Asking the clergy: Are there unforgivable sins?

By JIM MERRITT

Religious faiths generally prescribe ways for sinners to repent and receive forgiveness — an opportunity offered even to convicted murderers on death row. Yet some sins are so shocking, one wonders if there is a limit to a loving God’s grace. This week’s clergy discuss the limits of forgiveness as well as other ways of perceiving unwholesome and harmful acts.

 

Rabbi Alysa Mendelson Graf
Port Jewish Center, Port Washington

Jewish tradition teaches that for transgressions against people, forgiveness comes when we truly make peace with one another. When you do not forgive someone who has hurt you when he or she truly repents and seeks forgiveness, then you become the sinner. Every year, we even have a day, Yom Kippur, and the entire month preceding it, set aside to give us the nudge we need to do the work of repentance and forgiveness that our tradition demands. However, there may be some sins that we do not have to forgive. These are not your ordinary, everyday sins, which most likely feel far from ordinary to the person who has been hurt. They are sins that exemplify extraordinary and unforgivable avarice and evil, committed under the influence of the Yetzer Ha-Ra — the Evil Inclination — within every human being. We cannot, for example, forgive by proxy. As Rabbi Abraham Joshua Heschel wrote about the Jews killed in the Holocaust, “It is preposterous to assume that anybody alive can extend forgiveness for the suffering of any one of the six million who perished.” And yet, though righteous indignation is seductive, unresolved anger is toxic. In those cases where forgiveness is impossible, we must still find a way to let go and make peace with ourselves.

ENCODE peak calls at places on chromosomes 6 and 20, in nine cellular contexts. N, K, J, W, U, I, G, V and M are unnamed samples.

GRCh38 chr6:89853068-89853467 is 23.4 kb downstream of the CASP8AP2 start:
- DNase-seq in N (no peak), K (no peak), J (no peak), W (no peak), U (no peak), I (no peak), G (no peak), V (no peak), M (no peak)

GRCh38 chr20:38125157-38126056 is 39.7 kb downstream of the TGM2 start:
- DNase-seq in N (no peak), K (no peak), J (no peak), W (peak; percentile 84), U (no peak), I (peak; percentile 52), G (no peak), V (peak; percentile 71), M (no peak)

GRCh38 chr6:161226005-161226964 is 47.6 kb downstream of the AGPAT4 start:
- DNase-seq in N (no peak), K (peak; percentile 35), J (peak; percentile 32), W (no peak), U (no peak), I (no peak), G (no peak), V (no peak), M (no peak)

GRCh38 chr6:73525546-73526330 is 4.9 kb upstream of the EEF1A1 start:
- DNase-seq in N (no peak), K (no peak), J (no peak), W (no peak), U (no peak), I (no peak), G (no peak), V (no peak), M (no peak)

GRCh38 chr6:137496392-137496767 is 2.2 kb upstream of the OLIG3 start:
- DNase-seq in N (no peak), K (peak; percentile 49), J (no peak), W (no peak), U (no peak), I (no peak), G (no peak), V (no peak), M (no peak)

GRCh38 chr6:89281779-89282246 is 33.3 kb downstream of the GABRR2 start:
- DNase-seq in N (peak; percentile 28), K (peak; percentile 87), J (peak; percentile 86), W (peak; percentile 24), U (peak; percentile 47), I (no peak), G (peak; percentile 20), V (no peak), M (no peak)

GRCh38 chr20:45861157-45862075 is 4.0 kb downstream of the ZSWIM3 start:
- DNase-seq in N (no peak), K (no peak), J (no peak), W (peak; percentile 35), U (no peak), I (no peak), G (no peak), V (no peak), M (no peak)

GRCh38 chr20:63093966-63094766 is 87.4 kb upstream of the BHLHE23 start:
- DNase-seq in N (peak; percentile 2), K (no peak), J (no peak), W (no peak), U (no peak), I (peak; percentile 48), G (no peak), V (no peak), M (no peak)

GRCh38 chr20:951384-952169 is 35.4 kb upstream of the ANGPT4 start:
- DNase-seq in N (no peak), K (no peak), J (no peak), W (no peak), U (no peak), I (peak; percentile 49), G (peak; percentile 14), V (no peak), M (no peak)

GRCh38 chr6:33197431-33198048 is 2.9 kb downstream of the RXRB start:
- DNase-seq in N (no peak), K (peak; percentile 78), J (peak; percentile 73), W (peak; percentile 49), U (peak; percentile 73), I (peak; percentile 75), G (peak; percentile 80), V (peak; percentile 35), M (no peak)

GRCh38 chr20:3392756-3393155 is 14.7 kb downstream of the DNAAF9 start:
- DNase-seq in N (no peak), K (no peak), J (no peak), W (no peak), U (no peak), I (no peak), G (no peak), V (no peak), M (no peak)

Venerable Kottawe Nanda
Chief monk, Long Island Buddhist Meditation Center, Port Jefferson

In order to answer that question, first we must define the terms used. First, the term “sin.” This is not a word that is used in Buddhism. Rather what we say is that every choice can be classified as either wholesome (beneficial) or unwholesome (harmful). The performer of any intentional action will always eventually experience a corresponding result; for example, someone who kills will tend to die young, either in this life or in a future life. Thus, although we do not call murder a “sin,” we would say that it is an unwholesome action because it causes harmful results for the person who performs it. Next, the term “unforgivable.” This term is based on the idea that there is a cosmic judge who decides whom to forgive and whom not to forgive. This is not a concept found in Buddhism. Rather what we say is that each action produces a corresponding result. So although a very strong action (such as killing one’s parents) generates a very strong bad result, once that result has been experienced, the cycle is complete, and the performer of the action can continue as they were before performing the deed in question. Thus, there are no “unforgivable sins” in Buddhism. There are some actions that generate extremely unpleasant results, but such results are temporary, not permanent. It is still advisable to avoid committing unwholesome actions, as the results can be extremely unpleasant and can last for a very long time; but no result is permanent.

 

The Rev. Vicky Eastland
Pastor, Brookville Reformed Church, Brookville

I have often heard it said that suicide is an unforgivable sin because the person cannot ask for forgiveness after the fact, but I don’t find any biblical support for that belief. But when I was young, I used to think that I would go to hell if I committed blasphemy against the Holy Spirit. The Gospel of Matthew (12:31, 32) says, “And so I tell you, every kind of sin and slander can be forgiven, but blasphemy against the Spirit will not be forgiven. Anyone who speaks a word against the Son of Man will be forgiven, but anyone who speaks against the Holy Spirit will not be forgiven, either in this age or in the age to come.” As I grew older, I came to understand this passage within its biblical context. Jesus was referring to the teachers of the law that were attributing Jesus’ healings to Satan’s power, not the power of the Holy Spirit. I have come to a deep belief that God’s love covers all sin. Because of Jesus’ sacrifice on the cross and his resurrection, sin no longer holds any power over us. Christ died for the sins of all to bring us to God. I believe Jesus’ death and resurrection covered all sin. We are now free to live in the love of God as we love and serve others out of our sense of gratitude for this pardon.

 

Source: www.newsday.com

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